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Abstract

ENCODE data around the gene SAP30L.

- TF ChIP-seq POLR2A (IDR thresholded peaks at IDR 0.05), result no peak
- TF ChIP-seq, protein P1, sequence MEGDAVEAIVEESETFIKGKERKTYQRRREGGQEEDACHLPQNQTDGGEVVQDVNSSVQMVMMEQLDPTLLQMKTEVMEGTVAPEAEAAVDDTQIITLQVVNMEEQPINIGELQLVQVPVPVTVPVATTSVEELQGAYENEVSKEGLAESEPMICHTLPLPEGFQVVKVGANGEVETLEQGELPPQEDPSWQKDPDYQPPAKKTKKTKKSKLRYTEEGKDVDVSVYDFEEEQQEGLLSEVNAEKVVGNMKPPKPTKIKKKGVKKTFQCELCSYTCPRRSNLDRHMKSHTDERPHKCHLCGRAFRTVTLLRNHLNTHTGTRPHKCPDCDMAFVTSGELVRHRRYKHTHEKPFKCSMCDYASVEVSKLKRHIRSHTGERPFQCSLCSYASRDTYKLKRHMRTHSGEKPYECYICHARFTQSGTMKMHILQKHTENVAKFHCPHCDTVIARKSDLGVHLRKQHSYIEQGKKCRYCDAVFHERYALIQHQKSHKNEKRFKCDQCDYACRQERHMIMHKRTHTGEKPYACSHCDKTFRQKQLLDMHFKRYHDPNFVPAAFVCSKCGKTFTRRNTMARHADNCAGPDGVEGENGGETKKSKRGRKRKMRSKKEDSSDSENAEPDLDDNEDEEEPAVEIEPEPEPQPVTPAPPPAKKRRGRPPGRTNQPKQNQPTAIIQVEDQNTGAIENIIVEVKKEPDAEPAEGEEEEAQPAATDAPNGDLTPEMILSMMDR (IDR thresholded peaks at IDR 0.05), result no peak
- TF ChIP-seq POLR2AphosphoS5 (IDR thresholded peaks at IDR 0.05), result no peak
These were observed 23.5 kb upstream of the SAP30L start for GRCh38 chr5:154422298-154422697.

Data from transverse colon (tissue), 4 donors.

The biocompatibility of 11 hydroxyapatite auditory canal-wall prostheses and 4 hydroxyapatite incus prostheses implanted for 4 to 40 months was evaluated by light microscopy, scanning electron microscopy, transmission electron microscopy, and Röntgen microanalysis. These 15 prostheses representing 4% of 375 prostheses, had been removed because of unresolved chronic middle ear infection, residual cholesteatoma, or poor fit. The findings confirmed earlier reports on the biocompatibility of hydroxyapatite in vitro, in animals, and in man. An electron-dense layer was found at the interface with bone and fibrous tissue, and a firm bond between the ceramic and bone at the hydroxyapatite ceramic/bone interface developed. Macropores became filled with bone and fibrous tissue, and the tissue in the individual pores was interconnected. Furthermore the incus prostheses were covered with an epithelium similar to that found in the human middle ear. Findings diverging from those made in other studies were the relatively large amount of exudate in the pores, an apparent increase of degradation during infection, and the accumulation of trace elements in one of the canal-wall prostheses. In all likelihood these three phenomena may be attributed to the unfavorable conditions to which these prostheses were exposed during implantation.